Retirement Savings Accounts Act 1997
An RSA provider:
(a) must be a member of the AFCA scheme (within the meaning of Chapter 7 of the Corporations Act 2001 ); and
(b) must have an internal dispute resolution procedure that complies with the standards, and requirements, mentioned in subparagraph 912A(2)(a)(i) of the Corporations Act 2001 in relation to financial services licensees; and
(c) must give to ASIC the same information as the RSA provider would be required to give under subparagraph 912A(1)(g)(ii) of the Corporations Act 2001 if the RSA provider were a financial services licensee; and
(d) must ensure that written reasons are given, in accordance with requirements specified under subsection (2A) of this section, for any decision of the RSA provider (or failure by the RSA provider to make a decision) relating to a complaint.
Part 7.10A of the Corporations Act 2001 , and the Superannuation (Resolution of Complaints) Act 1993 , deal with situations where complaints are not resolved by the RSA provider.
[ CCH Note: S 47(1) will be amended by No 13 of 2018, s 3 and Sch 3 item 12, by substituting " deals " for " , and the Superannuation (Resolution of Complaints) Act 1993 , deal " in the note, effective 5 March 2022 or a day or days to be fixed by Proclamation. For application provision, see note under s 184 .]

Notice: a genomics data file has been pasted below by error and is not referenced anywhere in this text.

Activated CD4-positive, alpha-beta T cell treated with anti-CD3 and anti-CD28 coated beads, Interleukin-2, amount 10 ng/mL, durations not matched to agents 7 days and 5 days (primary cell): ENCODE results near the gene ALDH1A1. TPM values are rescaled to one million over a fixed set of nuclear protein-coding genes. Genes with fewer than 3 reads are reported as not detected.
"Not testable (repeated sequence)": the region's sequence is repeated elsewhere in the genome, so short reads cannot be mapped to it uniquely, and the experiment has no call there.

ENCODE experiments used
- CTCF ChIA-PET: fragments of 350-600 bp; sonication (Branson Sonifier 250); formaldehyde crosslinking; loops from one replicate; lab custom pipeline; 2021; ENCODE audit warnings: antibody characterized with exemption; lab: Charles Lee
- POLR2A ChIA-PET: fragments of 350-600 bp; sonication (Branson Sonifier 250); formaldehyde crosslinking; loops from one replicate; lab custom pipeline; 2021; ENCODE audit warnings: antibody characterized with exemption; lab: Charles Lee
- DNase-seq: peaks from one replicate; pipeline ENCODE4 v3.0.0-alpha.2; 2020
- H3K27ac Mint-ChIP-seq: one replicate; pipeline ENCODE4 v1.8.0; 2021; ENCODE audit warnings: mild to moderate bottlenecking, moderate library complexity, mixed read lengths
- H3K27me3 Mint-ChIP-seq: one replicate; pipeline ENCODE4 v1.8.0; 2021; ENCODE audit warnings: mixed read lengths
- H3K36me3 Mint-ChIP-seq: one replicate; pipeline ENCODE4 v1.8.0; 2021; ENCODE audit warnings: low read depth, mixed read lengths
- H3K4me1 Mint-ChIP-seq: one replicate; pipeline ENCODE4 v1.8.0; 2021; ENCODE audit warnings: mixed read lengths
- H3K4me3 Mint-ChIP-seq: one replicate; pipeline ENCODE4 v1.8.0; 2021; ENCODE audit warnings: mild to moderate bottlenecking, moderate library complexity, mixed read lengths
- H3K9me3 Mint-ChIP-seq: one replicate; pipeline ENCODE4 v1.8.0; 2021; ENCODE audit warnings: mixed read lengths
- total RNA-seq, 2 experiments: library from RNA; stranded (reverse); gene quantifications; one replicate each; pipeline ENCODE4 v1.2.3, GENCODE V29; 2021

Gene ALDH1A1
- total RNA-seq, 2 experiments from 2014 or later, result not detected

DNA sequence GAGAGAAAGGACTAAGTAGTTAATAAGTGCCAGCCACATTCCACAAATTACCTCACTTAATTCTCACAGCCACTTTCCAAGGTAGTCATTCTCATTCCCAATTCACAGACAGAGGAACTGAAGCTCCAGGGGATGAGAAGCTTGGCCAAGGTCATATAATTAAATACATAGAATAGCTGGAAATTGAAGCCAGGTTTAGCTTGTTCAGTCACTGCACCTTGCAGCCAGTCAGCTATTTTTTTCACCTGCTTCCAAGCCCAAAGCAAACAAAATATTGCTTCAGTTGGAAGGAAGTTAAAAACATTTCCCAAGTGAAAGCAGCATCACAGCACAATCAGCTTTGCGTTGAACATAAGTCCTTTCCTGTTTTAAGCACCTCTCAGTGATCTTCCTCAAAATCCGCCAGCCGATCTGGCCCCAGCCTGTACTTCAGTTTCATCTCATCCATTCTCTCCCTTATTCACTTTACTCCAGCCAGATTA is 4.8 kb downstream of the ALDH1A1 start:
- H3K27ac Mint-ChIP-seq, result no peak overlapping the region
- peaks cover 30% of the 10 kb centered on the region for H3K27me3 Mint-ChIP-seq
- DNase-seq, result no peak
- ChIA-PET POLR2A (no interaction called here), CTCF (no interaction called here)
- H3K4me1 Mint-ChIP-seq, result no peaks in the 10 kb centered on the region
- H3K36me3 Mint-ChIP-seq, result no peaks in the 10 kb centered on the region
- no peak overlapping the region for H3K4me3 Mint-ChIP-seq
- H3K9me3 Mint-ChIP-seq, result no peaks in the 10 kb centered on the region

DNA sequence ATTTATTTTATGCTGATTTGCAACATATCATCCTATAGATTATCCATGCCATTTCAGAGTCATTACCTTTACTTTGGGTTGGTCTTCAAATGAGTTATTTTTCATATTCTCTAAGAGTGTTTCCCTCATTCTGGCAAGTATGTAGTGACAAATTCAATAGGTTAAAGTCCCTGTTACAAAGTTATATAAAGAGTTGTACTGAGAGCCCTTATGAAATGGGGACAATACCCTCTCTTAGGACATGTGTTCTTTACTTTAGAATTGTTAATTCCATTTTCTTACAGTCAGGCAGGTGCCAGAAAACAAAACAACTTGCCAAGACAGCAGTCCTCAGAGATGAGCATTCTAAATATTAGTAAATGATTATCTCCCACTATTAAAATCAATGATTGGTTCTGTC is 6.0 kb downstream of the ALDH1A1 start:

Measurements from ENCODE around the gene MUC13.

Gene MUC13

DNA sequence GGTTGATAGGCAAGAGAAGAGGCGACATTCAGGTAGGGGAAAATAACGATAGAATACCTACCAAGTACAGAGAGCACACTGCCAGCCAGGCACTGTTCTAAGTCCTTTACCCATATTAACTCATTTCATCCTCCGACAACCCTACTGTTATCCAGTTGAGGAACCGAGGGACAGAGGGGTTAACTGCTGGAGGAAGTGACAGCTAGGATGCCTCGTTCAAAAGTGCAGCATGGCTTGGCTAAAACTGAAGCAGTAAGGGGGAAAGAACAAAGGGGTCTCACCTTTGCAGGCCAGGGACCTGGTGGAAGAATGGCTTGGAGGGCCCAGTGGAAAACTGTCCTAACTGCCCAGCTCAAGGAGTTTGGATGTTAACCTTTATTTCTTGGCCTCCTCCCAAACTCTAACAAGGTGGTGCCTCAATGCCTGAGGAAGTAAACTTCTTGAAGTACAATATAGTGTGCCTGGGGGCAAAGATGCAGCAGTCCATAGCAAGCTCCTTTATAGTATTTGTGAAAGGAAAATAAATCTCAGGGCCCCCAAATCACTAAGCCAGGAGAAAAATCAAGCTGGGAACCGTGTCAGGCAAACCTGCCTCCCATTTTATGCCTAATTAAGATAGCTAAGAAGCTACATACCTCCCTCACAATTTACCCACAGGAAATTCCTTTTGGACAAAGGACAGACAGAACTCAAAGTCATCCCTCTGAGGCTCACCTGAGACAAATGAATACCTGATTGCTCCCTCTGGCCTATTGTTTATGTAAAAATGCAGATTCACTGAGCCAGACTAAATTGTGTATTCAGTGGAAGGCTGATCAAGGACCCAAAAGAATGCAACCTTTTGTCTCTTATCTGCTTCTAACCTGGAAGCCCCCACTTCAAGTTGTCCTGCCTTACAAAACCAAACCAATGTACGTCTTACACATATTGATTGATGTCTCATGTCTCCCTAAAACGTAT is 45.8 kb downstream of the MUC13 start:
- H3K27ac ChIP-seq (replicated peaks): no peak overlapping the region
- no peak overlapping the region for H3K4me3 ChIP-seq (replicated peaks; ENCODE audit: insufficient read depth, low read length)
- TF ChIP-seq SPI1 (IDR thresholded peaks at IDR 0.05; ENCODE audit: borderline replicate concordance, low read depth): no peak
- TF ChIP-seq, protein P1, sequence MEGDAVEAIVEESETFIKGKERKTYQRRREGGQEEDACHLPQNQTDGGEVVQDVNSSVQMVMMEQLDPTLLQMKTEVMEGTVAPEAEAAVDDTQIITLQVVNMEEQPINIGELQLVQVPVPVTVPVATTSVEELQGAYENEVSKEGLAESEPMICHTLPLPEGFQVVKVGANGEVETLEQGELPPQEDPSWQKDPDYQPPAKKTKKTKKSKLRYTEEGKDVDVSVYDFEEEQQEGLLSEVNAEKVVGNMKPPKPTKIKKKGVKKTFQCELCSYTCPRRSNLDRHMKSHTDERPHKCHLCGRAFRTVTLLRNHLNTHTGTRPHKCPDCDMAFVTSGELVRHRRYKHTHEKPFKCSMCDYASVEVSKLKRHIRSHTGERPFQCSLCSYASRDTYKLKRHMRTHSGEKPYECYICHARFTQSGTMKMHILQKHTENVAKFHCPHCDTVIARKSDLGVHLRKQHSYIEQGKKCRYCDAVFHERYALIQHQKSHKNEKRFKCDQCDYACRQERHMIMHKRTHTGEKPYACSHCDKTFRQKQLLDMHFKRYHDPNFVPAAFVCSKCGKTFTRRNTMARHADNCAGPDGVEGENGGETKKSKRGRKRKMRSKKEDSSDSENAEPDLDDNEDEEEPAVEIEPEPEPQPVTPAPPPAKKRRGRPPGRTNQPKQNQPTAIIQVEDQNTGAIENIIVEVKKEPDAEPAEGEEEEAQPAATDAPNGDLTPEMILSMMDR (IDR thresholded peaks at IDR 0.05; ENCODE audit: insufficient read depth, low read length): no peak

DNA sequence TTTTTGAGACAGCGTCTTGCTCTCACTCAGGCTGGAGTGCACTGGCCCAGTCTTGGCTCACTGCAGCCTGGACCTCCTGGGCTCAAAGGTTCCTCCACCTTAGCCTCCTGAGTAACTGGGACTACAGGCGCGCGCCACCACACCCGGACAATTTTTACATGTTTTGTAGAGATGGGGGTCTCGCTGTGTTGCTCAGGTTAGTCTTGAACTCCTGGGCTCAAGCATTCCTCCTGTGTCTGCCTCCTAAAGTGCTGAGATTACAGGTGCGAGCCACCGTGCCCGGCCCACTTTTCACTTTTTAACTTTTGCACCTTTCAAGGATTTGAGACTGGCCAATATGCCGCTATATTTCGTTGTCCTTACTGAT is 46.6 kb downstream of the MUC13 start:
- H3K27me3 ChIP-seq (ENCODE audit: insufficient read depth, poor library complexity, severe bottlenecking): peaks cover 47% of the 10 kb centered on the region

However, paragraphs (1)(a) to (c) do not apply to an RSA provider if the RSA provider is required under the Corporations Act 2001 to have a dispute resolution system complying with subsection 912A(2) or 1017G(2) of that Act.
ASIC may, by legislative instrument, specify for the purposes of paragraph (1)(d) any or all of the following:
(a) the persons who must be given written reasons;
(b) the matters that must be included in those reasons;
(c) the times by which those reasons must be given;
(d) the circumstances that constitute a failure to make a decision.
A person who intentionally or recklessly contravenes subsection (1) commits an offence punishable on conviction by a fine not exceeding 100 penalty units.
Chapter 2 of the Criminal Code sets out the general principles of criminal responsibility.